3. Plaintiff asserts in opposition that her Complaint comports with the notice requirements of the Federal Rules because "it describes the types of acts or practices alleged to be in violation of the law[.]'" (Pl.'s Opp'n at 1-2.) Plaintiff therefore argues, principally in reliance on the disfavored view of Rule 12(e) motions, that Defendants should be directed "to answer all claims set forth by  Plaintiff." (Id. at 4.)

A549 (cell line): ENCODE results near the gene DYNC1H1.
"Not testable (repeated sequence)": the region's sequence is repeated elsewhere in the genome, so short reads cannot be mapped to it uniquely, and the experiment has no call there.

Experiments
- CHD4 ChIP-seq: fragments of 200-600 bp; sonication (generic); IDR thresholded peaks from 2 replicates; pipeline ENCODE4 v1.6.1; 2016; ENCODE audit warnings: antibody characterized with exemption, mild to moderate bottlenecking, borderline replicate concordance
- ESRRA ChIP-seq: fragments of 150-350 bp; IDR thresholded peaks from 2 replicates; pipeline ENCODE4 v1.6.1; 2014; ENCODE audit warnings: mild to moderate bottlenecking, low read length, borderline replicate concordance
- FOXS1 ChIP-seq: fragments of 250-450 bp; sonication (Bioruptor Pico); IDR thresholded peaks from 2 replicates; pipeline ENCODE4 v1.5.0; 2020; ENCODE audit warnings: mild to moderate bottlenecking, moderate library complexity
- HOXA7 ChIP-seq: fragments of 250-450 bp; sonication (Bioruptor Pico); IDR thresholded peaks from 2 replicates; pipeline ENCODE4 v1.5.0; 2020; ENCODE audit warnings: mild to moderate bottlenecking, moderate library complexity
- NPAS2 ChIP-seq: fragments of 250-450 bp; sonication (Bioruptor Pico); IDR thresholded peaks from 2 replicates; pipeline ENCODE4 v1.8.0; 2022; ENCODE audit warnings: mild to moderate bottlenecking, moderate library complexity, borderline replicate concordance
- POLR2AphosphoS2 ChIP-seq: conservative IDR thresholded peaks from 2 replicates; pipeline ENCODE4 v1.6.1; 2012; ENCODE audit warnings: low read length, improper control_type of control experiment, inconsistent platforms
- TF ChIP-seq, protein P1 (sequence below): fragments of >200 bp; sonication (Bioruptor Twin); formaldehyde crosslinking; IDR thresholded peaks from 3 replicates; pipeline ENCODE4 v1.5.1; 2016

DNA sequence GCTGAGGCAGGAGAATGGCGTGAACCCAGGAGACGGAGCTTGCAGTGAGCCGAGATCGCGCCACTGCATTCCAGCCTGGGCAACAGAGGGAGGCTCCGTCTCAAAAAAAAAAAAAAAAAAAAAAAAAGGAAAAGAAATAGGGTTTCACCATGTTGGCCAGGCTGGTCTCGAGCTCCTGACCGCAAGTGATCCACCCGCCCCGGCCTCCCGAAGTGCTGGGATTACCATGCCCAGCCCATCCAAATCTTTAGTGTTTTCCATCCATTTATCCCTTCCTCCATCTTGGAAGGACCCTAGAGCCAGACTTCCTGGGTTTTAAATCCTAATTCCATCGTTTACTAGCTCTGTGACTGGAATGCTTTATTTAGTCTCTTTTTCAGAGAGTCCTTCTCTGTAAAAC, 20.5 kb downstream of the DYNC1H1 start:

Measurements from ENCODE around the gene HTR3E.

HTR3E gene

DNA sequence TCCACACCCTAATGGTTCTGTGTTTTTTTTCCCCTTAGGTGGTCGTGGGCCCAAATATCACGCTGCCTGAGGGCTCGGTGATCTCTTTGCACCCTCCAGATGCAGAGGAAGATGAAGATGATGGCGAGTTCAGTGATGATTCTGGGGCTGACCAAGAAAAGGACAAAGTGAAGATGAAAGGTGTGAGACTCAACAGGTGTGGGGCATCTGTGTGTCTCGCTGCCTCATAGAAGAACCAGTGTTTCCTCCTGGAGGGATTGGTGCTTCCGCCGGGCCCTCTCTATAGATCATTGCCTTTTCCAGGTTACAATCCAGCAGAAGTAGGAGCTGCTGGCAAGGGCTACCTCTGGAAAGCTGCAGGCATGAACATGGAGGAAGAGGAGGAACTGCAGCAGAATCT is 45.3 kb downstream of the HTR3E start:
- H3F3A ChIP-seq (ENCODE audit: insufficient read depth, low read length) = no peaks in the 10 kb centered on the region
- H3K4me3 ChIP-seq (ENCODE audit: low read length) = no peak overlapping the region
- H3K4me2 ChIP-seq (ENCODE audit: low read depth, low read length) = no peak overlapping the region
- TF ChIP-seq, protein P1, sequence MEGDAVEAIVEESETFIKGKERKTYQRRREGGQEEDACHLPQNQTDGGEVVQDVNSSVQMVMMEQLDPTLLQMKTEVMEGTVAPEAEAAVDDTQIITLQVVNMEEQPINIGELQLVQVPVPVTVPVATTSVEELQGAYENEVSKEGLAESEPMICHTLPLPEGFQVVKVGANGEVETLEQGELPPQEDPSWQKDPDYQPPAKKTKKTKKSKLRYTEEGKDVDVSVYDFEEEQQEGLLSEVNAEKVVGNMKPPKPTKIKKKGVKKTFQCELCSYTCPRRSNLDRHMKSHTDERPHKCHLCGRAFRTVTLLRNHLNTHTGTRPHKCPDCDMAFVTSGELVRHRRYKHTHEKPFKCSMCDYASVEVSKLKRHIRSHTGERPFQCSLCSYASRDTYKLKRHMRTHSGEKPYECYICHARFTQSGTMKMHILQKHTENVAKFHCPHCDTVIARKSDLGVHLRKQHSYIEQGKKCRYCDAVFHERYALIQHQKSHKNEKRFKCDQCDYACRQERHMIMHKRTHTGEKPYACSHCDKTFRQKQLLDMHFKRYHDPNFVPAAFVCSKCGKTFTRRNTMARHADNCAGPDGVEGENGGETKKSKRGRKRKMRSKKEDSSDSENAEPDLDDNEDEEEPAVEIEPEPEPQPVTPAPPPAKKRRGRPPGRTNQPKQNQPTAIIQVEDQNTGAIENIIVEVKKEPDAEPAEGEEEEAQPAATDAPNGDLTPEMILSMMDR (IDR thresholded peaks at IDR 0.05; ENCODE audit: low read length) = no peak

4. Under Federal Rule of Civil Procedure 12(e), a defendant may move for a more definite statement if the pleading "is so vague or ambiguous that the party cannot reasonably prepare a response." FED. R. CIV. P. 12(e). The moving party "must point out the defects complained of and the details desired." Id . Rule 12(e) motions can, accordingly, provide a useful mechanism to resolve ambiguity and to obtain the "factual basis underlying a plaintiff's claim for relief." U.S. v. Independence Twp., 463 F.3d 285, 301 (3d Cir. 2006). Motions for a more definite statement, however, are "generally disfavored, " particularly in light of the liberal pleading standards under the Federal Rules. Premier Payments Online, Inc. v. Payment Sys. Worldwide , 848 F.Supp.2d 513, 522 (E.D. Pa. 2012) (citation omitted); see also FED. R. CIV. P. 8. Rule 12(e) therefore endeavors to address a pleading that "is so vague or ambiguous that the opposing party cannot respond, even with a simple denial, in good faith, without prejudice to [itself]." Clark v. McDonald's Corp. , 213 F.R.D. 198, 232-33 (D.N.J. 2003) (citations and internal quotation marks omitted). Rule 12(e), accordingly, provides a remedy for an "unintelligible" pleading, but does not serve as a mechanism to correct a pleading merely lack in detail. Premier Payments Online, Inc. v. Payment Sys. Worldwide , 848 F.Supp.2d 513, 522 (E.D. Pa. 2012) (citation omitted). Nor does a Rule 12(e) motion serve as a means to elucidate information obtainable through the discovery procedures of the Federal Rules. MK Strategies, LLC v. Ann Taylor Stores Corp. , 567 F.Supp.2d 729, 737 (D.N.J. 2008) (noting that Rule 12(e) motions are not appropriate where the more definite statement sought "presents a proper subject for discovery"). Rather, courts grant motions for a more definite statement only where the allegations lack sufficient specificity to enable a defendant "to determine the propriety of interposing in his answer a waivable defense, " where the nature of the complaint leaves the defendant unable, without prejudicing itself, to respond with "a general denial, '" or in order "to pare down shotgun' pleadings." Clark , 213 F.R.D. at 232-33 (D.N.J. 2003) (citations omitted).